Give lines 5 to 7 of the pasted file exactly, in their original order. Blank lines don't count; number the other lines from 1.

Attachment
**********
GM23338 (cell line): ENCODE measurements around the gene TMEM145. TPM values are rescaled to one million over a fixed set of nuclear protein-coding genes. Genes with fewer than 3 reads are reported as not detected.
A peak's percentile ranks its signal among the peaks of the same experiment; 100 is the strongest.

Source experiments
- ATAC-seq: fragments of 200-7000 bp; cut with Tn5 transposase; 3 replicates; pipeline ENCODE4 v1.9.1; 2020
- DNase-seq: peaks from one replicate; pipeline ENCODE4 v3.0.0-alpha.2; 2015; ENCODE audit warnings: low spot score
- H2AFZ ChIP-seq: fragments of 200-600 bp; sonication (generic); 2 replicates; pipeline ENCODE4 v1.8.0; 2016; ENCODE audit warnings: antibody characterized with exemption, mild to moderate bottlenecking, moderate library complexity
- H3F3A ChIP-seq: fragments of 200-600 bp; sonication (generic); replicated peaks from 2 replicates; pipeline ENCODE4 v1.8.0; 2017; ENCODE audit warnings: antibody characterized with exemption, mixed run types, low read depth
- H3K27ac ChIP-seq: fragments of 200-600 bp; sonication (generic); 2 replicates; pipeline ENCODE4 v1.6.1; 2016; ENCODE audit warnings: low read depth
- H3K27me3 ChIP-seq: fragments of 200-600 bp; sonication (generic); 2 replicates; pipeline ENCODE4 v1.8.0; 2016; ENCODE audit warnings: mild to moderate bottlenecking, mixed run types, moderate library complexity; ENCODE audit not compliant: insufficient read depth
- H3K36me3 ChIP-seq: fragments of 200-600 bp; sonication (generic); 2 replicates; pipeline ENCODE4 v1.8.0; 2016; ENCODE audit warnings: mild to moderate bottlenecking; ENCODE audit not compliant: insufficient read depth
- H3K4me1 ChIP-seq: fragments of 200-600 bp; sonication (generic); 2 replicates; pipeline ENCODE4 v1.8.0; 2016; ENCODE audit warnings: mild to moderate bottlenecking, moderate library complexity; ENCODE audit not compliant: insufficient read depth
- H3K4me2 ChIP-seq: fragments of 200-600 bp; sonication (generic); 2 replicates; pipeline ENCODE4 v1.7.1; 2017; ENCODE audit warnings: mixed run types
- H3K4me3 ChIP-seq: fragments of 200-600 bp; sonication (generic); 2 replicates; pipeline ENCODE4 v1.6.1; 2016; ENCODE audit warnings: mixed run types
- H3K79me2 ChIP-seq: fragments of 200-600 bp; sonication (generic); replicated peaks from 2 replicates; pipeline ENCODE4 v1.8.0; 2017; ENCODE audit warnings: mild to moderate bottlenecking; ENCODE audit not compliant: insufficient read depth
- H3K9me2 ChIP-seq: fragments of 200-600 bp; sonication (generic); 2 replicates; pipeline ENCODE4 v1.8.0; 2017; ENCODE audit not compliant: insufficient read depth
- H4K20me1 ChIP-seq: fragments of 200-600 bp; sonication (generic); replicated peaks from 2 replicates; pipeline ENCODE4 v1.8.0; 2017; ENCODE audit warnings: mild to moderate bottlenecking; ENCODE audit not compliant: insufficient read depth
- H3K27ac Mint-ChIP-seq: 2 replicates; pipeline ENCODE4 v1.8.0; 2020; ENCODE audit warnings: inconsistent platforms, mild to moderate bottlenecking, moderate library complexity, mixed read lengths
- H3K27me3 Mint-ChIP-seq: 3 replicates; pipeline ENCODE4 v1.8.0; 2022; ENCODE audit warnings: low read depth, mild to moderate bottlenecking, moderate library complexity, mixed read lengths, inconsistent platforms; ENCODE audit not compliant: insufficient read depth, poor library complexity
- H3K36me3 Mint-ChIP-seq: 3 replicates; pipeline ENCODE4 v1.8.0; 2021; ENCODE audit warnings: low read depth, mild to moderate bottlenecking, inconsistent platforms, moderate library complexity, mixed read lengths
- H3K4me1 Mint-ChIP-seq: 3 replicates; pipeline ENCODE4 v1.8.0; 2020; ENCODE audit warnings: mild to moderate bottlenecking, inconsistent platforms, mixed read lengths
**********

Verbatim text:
- DNase-seq: peaks from one replicate; pipeline ENCODE4 v3.0.0-alpha.2; 2015; ENCODE audit warnings: low spot score
- H2AFZ ChIP-seq: fragments of 200-600 bp; sonication (generic); 2 replicates; pipeline ENCODE4 v1.8.0; 2016; ENCODE audit warnings: antibody characterized with exemption, mild to moderate bottlenecking, moderate library complexity
- H3F3A ChIP-seq: fragments of 200-600 bp; sonication (generic); replicated peaks from 2 replicates; pipeline ENCODE4 v1.8.0; 2017; ENCODE audit warnings: antibody characterized with exemption, mixed run types, low read depth